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Boethius n : a Roman who was an early Christian philosopher and statesman who was executed for treason; Boethius had a decisive influence on Medieval logic (circa 480-524) [syn: Anicius Manlius Severinus Boethius]

Extensive Definition

Anicius Manlius Severinus Boethius (480524 or 525) was a Christian philosopher of the 6th century. He was born in Rome to an ancient and important family which included emperors Petronius Maximus and Olybrius and many consuls. His father, Flavius Manlius Boethius, was consul in 487 after Odoacer deposed the last Western Roman Emperor. Boethius himself was consul in 510 in the kingdom of the Ostrogoths. In 522 he saw his two sons become consuls. Boethius was executed by King Theodoric the Great, who suspected him of conspiring with the Byzantine Empire.

Early life

The exact birthdate of Boethius is unknown. It is generally located at around AD 480, the same year of birth as St. Benedict. Boethius was born to a patrician family which had been Christian for about a century. His father's line included two popes, and both parents counted Roman emperors among their ancestors.
It is unknown where Boethius received his formidable education in Greek. Historical documents are ambiguous on the subject, but Boethius may have studied in Athens, and perhaps Alexandria. Since the elder Boethius is recorded as proctor of a school in Alexandria circa AD 470, the younger Boethius may have received some grounding in the classics from his father or a close relative. In any case, his accomplishment in Greek, though traditional for his class, was remarkable given the reduced knowledge which accompanied the end of the empire.
As a result of his increasingly rare education and experience, Boethius entered the service of Theodoric the Great, who commissioned the young Boethius to perform many roles.

Late life

By 520, at the age of about forty, Boethius had risen to the position of magister officiorum, the head of all the government and court services. Afterwards, his two sons were both appointed consuls, reflecting their father's prestige.
In 523, however, Theodoric ordered Boethius arrested on charges of treason, possibly for a suspected plot with the Byzantine Emperor Justin I, whose religious orthodoxy (in contrast to Theodoric's Arian opinions) increased their political rivalry. Boethius himself attributes his arrest to the slander of his rivals. Whatever the cause, Boethius found himself stripped of his title and wealth and imprisoned in Pavia, awaiting an execution that took place in 524 the following year.


Boethius's most popular work is the Consolation of Philosophy, which he wrote in prison while awaiting his execution, but his lifelong project was a deliberate attempt to preserve ancient classical knowledge, particularly philosophy. He intended to translate all the works of Aristotle and Plato from the original Greek into Latin. His completed translations of Aristotle's works on logic were the only significant portions of Aristotle available in Europe until the 12th century. However, some of his translations (such as his treatment of the topoi in The Topics) were mixed with his own commentary, which reflected both Aristotelian and Platonic concepts.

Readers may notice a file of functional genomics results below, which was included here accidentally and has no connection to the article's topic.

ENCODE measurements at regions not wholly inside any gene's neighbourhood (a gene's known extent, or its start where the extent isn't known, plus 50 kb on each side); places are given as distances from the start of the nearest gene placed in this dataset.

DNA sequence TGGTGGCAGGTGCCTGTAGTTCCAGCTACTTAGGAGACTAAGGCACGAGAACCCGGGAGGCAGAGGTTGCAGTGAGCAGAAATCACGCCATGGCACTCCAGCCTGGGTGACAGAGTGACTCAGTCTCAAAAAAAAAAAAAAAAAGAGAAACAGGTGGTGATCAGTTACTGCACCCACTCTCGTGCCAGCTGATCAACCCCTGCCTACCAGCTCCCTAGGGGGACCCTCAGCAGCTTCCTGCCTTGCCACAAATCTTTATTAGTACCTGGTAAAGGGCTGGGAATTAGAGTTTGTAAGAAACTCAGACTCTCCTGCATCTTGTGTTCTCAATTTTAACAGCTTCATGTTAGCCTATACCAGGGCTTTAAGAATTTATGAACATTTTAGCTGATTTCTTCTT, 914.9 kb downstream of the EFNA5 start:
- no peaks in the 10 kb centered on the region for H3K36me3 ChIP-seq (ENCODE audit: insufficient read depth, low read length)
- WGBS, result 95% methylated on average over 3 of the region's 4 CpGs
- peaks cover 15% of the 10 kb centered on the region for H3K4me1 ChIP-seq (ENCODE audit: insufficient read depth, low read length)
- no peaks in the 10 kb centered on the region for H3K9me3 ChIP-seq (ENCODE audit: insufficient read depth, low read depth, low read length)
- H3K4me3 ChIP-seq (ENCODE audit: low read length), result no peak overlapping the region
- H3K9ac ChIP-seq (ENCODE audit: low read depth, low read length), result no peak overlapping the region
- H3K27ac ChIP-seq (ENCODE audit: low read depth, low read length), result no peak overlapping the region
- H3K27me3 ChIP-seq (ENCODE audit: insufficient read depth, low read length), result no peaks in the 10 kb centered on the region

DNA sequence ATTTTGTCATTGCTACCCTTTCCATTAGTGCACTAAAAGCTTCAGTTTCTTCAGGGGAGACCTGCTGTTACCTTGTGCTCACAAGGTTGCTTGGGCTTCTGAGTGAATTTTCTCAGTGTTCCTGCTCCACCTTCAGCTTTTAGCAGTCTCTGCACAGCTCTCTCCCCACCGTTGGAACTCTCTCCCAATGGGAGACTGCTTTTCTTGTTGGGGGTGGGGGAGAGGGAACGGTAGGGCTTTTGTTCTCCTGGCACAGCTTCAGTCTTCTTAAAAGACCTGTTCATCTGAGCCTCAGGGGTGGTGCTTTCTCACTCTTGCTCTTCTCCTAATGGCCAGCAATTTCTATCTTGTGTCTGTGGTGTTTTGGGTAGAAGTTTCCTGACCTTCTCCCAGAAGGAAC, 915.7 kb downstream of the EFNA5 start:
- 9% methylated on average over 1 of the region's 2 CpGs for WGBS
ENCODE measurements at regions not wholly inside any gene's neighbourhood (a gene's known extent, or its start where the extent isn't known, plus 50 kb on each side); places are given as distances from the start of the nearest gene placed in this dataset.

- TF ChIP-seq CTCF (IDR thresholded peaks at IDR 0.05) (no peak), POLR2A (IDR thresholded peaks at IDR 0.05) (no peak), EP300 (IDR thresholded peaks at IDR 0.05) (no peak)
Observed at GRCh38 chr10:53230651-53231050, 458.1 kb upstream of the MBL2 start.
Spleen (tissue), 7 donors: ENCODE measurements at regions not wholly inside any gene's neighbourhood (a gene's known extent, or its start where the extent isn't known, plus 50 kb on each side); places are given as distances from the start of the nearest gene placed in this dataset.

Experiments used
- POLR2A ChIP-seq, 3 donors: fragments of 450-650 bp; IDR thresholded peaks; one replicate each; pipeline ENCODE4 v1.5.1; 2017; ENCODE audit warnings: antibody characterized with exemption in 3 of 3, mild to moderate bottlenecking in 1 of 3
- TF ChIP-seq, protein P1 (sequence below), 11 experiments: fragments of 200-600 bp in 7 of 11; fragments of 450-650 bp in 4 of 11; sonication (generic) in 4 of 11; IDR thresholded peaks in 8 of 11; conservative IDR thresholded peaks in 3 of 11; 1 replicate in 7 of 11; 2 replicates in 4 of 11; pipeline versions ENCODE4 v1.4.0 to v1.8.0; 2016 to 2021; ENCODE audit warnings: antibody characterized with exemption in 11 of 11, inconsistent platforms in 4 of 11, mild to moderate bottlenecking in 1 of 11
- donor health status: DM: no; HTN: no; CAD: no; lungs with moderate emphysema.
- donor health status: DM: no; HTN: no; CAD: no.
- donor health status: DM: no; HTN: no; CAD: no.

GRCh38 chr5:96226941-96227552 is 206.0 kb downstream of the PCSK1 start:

Boethius also wrote a commentary on the Isagoge by Porphyry, which highlighted the existence of the problem of universals: whether these concepts are subsistent entities which would exist whether anyone thought of them, or whether they only exist as ideas. This topic concerning the ontological nature of universal ideas was one of the most vocal controversies in medieval philosophy.
Besides these advanced philosophical works, Boethius is also reported to have translated important Greek texts for the topics of the quadrivium. His loose translation of Nicomachus's treatise on arithmetic (De institutione arithmetica libri duo) and his textbook on music (De institutione musica libri quinque, unfinished) contributed to medieval education. His translations of Euclid on geometry and Ptolemy on astronomy, if they were completed, no longer survive.
Boethius introduced the threefold classification of music: 1. Musica mundana - music of the spheres/world 2. Musica humana - harmony of human body and spiritual harmony 3. Musica instrumentalis - instrumental music (incl. human voice)
Boethius also wrote theological treatises, which generally involve support for the orthodox position against Arian ideas and other contemporary religious debates. His authorship was periodically disputed because of the secular nature of his other work, until the 19th century discovery of a biography by his contemporary Cassiodorus which mentioned his writing on the subject.